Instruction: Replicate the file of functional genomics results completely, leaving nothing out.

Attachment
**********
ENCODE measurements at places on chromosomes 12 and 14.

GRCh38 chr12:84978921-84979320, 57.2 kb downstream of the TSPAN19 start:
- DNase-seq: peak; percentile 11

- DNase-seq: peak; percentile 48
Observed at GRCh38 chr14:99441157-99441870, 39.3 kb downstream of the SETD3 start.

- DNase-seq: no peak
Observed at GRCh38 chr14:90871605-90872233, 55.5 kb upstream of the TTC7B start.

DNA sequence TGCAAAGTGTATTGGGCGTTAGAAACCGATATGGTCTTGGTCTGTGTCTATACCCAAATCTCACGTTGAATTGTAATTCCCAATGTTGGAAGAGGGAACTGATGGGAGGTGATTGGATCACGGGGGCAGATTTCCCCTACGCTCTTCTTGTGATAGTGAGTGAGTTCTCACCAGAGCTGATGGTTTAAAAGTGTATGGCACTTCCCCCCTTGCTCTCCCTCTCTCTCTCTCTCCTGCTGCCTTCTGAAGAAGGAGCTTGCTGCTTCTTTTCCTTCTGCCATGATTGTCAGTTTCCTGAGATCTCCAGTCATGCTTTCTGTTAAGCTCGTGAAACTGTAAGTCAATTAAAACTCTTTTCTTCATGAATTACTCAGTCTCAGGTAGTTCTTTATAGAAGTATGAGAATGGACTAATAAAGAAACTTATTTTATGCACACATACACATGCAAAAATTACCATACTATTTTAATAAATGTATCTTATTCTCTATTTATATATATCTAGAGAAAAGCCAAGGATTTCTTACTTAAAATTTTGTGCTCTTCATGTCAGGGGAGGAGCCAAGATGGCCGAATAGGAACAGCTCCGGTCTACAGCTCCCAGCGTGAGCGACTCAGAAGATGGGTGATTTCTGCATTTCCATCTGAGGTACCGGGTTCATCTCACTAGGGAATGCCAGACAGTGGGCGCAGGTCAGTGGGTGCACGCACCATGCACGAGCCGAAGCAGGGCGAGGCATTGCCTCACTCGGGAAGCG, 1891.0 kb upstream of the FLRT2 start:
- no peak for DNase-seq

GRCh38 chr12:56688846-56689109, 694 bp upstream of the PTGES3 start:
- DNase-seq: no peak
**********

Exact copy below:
ENCODE measurements at places on chromosomes 12 and 14.

GRCh38 chr12:84978921-84979320, 57.2 kb downstream of the TSPAN19 start:
- DNase-seq: peak; percentile 11

- DNase-seq: peak; percentile 48
Observed at GRCh38 chr14:99441157-99441870, 39.3 kb downstream of the SETD3 start.

- DNase-seq: no peak
Observed at GRCh38 chr14:90871605-90872233, 55.5 kb upstream of the TTC7B start.

DNA sequence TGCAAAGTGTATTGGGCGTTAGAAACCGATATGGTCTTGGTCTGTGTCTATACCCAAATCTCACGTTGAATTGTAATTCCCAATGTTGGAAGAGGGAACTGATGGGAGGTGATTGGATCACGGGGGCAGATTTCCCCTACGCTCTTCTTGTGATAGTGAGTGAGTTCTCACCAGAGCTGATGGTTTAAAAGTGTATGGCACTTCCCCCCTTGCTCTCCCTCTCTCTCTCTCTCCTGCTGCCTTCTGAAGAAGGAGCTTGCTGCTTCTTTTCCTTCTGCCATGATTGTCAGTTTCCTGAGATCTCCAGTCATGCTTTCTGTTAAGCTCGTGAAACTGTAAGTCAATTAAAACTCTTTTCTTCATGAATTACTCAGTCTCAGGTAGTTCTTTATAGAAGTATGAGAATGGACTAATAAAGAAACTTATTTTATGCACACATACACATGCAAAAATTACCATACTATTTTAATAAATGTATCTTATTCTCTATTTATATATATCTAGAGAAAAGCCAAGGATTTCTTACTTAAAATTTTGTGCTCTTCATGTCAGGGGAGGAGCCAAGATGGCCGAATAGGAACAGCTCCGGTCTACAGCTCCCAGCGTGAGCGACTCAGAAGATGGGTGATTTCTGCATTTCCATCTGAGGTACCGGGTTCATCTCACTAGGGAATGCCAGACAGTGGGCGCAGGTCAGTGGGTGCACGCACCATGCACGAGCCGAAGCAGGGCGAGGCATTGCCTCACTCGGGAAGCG, 1891.0 kb upstream of the FLRT2 start:
- no peak for DNase-seq

GRCh38 chr12:56688846-56689109, 694 bp upstream of the PTGES3 start:
- DNase-seq: no peak